April 24, 2013 at 4:44 PM ET
The Dow snapped a three-day rally Wednesday, while the S&P 500 and Nasdaq finished nearly flat after hovering around the flatline in lackluster trading for most of the session, as investors digested a batch of corporate earnings against a disappointing durable goods orders report.
The Dow Jones Industrial Average slid 43.16 points to finish at 14,676.30, dragged by AT&T and P&G. Microsoft and Alcoa led the blue-chip gainers.
The CBOE Volatility Index (VIX), widely considered the best gauge of fear in the market, ended above 13.
Among the key S&P sectors, energy led the gainers, while telecoms tumbled. The telecom sector is seeing its worst day since August 2011, when the U.S. lost its prized triple-A credit rating from S&P.
Among earnings, Apple moved between gains and losses after the iPhone maker beat on the top and bottom lines, but investors were disappointed with the company's comments on slower growth and lower margins and a lack of new products on the near horizon. Adding to woes, at least eleven brokerages slashed their price target on the company.
Ford Motor rallied after the automaker beat Wall Street expectations on profit and revenue.
Dow component Procter & Gamble turned in quarterly earnings that beat expectations, but shares declined as the household goods manufacturer posted outlook for the current quarter that fell short of Wall Street forecasts.
Yum Brands soared after the parent company of KFC reported earnings that topped expectations, despite a drop in sales in its top China market. The company also reiterated its earnings forecast for the year.
AT&T tumbled more than 5 percent after the telecommunications company posted revenue that disappointed analysts and reported a net loss of cellphone subscribers.
Rival Sprint Nextel posted a smaller than expected quarterly loss, even as it saw steep customer losses from the Nextel network it is shutting down. Sprint's board is currently evaluating a $25.5 billion acquisition offer from satellite TV service Dish Network, which challenged Sprint's October agreement to sell 70 percent of the company to Japan's SoftBankfor $20.1 billion.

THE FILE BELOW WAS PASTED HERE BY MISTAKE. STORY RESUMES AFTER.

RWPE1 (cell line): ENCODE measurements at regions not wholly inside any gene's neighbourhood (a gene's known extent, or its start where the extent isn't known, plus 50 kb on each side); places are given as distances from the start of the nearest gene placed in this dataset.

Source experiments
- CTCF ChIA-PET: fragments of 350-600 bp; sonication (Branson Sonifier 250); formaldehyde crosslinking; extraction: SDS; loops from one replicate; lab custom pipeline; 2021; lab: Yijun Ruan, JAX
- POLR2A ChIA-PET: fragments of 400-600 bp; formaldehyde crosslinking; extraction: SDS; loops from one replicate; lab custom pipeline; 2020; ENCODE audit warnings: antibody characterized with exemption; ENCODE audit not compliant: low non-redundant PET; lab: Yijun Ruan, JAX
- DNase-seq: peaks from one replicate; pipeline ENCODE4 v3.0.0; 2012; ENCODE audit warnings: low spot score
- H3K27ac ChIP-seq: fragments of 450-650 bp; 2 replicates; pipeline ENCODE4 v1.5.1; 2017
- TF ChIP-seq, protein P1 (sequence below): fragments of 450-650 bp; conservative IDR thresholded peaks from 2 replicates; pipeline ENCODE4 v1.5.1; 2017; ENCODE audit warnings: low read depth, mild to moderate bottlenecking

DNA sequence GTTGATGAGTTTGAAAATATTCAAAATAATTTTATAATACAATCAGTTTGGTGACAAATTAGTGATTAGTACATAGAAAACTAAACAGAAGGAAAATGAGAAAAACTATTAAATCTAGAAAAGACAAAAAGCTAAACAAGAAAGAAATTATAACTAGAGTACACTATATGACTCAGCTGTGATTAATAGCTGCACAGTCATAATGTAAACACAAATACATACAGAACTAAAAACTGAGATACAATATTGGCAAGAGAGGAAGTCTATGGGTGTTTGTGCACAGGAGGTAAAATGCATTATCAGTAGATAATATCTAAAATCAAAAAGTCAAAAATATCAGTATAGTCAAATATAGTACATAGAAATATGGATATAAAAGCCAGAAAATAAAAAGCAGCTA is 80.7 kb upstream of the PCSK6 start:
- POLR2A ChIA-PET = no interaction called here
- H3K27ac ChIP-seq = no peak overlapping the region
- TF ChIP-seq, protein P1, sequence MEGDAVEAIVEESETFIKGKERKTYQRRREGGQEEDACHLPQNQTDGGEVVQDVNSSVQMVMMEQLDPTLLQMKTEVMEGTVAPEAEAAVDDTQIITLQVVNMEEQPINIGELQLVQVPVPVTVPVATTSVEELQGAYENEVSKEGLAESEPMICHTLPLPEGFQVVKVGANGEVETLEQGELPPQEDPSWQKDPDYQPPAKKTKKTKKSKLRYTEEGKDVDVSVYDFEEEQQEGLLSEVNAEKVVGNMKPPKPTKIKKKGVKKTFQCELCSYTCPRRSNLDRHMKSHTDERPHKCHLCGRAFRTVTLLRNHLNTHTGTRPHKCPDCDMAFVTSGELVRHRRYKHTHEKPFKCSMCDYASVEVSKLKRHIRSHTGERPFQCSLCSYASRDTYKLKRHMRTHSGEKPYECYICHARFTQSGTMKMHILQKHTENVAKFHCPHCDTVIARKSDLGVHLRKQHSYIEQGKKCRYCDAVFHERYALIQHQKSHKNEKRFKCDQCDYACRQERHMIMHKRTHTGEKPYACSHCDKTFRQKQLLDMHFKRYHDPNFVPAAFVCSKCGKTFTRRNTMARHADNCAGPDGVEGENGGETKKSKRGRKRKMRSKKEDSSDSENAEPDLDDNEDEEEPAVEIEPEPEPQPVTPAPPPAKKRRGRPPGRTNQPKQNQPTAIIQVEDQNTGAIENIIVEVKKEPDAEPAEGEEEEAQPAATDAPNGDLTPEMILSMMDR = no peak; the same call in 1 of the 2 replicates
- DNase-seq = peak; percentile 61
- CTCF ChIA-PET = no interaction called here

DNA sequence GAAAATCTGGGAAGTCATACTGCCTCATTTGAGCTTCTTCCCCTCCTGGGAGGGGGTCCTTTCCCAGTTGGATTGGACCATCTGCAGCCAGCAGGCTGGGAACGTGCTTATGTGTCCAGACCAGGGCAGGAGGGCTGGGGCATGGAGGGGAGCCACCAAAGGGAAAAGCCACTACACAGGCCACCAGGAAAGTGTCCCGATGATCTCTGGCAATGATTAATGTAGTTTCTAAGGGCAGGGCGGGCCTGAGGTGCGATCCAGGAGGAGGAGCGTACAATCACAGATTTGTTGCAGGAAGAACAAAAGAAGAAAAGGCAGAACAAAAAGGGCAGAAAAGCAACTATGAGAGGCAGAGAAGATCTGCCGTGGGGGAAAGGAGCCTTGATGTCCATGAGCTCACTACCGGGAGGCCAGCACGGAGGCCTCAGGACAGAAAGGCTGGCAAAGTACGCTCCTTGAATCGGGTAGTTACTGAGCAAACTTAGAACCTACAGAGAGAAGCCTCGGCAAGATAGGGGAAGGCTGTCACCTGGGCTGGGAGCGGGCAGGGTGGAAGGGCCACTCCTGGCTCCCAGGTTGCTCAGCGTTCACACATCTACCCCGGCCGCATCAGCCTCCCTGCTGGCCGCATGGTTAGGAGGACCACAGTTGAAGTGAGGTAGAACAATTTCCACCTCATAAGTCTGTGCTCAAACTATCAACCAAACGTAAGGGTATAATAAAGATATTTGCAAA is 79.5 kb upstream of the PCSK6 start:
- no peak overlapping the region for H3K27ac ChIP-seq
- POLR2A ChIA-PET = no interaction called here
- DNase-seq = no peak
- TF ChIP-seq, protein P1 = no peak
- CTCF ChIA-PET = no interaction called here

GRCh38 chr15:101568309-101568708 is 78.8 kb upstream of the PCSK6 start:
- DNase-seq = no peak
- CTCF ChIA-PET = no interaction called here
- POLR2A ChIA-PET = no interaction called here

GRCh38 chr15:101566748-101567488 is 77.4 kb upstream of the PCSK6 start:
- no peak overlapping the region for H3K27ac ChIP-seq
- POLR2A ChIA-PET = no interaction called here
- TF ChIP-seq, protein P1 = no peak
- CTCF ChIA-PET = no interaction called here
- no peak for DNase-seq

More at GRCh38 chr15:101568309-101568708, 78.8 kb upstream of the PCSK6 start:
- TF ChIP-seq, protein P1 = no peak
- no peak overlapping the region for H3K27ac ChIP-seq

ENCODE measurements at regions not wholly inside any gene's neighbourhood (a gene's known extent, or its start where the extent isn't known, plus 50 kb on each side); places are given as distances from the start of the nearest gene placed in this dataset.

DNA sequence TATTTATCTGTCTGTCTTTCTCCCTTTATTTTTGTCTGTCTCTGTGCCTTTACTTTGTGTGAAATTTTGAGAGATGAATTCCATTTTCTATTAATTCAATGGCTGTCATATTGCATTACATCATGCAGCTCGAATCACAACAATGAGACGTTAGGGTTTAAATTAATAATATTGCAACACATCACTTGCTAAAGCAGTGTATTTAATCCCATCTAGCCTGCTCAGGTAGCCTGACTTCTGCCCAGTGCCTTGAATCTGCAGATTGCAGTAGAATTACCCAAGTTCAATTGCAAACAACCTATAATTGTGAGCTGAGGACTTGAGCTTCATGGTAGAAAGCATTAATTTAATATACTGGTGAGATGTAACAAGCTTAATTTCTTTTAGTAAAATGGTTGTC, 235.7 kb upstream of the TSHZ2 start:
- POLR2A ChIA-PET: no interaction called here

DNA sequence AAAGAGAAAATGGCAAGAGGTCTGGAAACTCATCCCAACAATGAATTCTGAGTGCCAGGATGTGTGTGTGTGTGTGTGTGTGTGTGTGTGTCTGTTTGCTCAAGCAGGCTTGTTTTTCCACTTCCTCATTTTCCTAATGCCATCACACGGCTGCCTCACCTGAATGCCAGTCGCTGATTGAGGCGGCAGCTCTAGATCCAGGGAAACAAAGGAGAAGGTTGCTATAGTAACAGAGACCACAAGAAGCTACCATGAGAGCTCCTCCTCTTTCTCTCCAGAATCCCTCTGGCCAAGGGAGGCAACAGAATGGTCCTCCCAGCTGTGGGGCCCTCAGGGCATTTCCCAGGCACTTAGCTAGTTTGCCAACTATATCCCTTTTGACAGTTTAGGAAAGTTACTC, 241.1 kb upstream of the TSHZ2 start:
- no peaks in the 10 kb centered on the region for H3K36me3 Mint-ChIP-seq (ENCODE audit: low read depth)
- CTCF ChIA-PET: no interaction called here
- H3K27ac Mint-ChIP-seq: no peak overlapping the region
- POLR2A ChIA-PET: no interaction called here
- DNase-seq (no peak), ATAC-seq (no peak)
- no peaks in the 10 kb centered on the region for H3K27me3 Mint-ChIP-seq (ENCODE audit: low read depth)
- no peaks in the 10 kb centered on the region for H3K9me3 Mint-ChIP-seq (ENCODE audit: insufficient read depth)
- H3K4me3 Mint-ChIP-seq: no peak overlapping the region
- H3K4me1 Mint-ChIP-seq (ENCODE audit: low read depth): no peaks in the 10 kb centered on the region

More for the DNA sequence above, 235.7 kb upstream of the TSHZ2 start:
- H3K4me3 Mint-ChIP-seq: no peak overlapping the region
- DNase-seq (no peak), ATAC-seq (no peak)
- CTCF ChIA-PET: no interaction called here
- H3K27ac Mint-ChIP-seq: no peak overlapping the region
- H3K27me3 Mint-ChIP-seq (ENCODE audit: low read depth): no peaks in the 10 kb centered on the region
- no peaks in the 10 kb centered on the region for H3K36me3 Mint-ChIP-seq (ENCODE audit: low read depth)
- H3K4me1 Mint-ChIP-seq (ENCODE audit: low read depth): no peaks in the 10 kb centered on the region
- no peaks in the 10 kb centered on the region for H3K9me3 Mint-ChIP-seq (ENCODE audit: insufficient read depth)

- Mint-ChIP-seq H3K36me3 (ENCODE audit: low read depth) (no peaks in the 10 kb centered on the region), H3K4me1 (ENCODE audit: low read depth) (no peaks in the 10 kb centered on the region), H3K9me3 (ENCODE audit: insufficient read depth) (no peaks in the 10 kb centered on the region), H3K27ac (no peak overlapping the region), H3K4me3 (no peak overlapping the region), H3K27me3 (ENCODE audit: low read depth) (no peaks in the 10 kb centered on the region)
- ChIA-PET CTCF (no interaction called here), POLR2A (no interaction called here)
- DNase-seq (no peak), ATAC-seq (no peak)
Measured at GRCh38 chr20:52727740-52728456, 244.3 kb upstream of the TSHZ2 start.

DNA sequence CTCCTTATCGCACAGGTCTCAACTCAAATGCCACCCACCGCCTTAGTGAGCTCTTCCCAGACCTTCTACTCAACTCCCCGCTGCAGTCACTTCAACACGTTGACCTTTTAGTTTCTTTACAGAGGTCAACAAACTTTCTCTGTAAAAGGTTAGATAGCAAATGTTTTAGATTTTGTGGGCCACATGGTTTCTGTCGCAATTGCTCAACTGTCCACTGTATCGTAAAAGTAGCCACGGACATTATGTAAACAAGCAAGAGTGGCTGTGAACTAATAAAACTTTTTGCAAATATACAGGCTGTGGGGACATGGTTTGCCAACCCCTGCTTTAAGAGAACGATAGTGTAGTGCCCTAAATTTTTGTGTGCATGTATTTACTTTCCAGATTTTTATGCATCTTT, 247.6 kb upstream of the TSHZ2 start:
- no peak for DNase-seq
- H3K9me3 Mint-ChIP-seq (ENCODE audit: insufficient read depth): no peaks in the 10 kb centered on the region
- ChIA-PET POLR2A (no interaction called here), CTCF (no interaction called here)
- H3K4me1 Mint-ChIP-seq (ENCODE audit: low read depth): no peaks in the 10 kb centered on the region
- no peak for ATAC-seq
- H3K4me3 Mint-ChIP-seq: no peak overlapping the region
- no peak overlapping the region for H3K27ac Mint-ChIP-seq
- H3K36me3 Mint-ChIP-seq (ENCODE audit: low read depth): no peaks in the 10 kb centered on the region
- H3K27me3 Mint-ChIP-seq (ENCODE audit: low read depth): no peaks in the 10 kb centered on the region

Meanwhile, Edwards Lifesciences plunged more than 20 percent to lead the S&P 500 laggards after the medical devices maker missed Wall Street expectations and handed in weaker-than-expected current-quarter and full-year guidance.
"Companies continue to have an unrelenting focus on being efficient," said Matt Kaufler, portfolio manager of the Federated Clover Fund. "It will continue to be a tough revenue environment for the next quarter and earnings expectation for the year will be pulled in a bit."
"At the same time, I don't think things will be disastrous," he continued. "We had a great first quarter in the market, so with things being reined in a bit, the market might do a bit of a sideways dance."
Adding to woes, durable goods orders tumbled 5.7 percent in March, logging their steepest drop in seven months, according to the Commerce Department. Economists polled by Reuters had expected orders to slip 2.8 percent from a previously reported 5.6 percent increase. Excluding transportation, orders declined 1.4 percent after falling 1.7 percent the prior month.
European shares ended higher after posting the best one-day gains of the year on Tuesday. Bank stocks were in focus, with Barclays, Credit Suisse and Nordea Bank posting first quarter results. Credit Suisse and Nordea beat analysts' expectations, while Barclays narrowly missed.
In addition, Ericsson, the world's number one mobile phone equipment maker, reported a bigger-than-expected fall in first quarter profit. However, Swiss pharmaceutical firm Novartis posted upbeat sales numbers and surprised investors by announcing a new CFO, Harry Kirsch.
Also on the economic front, weekly mortgage applications edged higher last week as rates declined for the fifth-consecutive week, according to the Mortgage Bankers Association.
The Treasury sold $35 billion in 5-year notes at a high yield of 0.710 percent. The bid-to-cover ratio, an indicator of demand, was 2.86.
—By CNBC's JeeYeon Park (Follow JeeYeon on Twitter: @JeeYeonParkCNBC)
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